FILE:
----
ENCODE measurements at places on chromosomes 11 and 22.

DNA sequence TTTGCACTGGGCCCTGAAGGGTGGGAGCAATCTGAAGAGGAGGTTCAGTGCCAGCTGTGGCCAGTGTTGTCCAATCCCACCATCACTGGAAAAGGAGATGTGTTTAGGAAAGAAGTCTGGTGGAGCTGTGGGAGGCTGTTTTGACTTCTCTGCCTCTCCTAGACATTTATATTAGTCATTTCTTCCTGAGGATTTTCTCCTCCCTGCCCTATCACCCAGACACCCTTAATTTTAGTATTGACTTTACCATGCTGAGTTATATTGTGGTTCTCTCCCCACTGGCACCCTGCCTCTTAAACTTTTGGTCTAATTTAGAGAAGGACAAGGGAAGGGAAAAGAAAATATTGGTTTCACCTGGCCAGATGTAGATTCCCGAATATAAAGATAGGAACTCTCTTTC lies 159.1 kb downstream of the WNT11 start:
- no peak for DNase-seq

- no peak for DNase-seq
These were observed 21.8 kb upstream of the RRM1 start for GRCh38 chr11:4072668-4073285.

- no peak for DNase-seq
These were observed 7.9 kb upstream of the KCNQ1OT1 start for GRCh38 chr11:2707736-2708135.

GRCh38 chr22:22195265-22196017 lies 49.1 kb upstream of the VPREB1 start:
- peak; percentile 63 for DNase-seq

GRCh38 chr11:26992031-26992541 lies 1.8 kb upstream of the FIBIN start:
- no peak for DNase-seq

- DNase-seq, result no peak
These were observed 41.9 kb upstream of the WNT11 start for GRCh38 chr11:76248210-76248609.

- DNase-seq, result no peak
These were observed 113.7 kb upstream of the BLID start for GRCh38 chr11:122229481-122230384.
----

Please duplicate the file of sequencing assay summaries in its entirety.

ENCODE measurements at places on chromosomes 11 and 22.

DNA sequence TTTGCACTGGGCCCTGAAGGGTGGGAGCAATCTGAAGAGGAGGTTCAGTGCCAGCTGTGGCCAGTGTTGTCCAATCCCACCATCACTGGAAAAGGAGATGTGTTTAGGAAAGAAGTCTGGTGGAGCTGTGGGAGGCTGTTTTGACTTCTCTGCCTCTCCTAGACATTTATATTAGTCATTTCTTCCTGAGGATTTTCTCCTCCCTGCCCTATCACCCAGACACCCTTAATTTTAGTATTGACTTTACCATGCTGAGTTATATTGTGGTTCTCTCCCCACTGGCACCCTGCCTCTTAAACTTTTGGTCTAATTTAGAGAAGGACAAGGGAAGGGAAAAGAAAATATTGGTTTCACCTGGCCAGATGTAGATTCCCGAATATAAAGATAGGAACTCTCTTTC lies 159.1 kb downstream of the WNT11 start:
- no peak for DNase-seq

- no peak for DNase-seq
These were observed 21.8 kb upstream of the RRM1 start for GRCh38 chr11:4072668-4073285.

- no peak for DNase-seq
These were observed 7.9 kb upstream of the KCNQ1OT1 start for GRCh38 chr11:2707736-2708135.

GRCh38 chr22:22195265-22196017 lies 49.1 kb upstream of the VPREB1 start:
- peak; percentile 63 for DNase-seq

GRCh38 chr11:26992031-26992541 lies 1.8 kb upstream of the FIBIN start:
- no peak for DNase-seq

- DNase-seq, result no peak
These were observed 41.9 kb upstream of the WNT11 start for GRCh38 chr11:76248210-76248609.

- DNase-seq, result no peak
These were observed 113.7 kb upstream of the BLID start for GRCh38 chr11:122229481-122230384.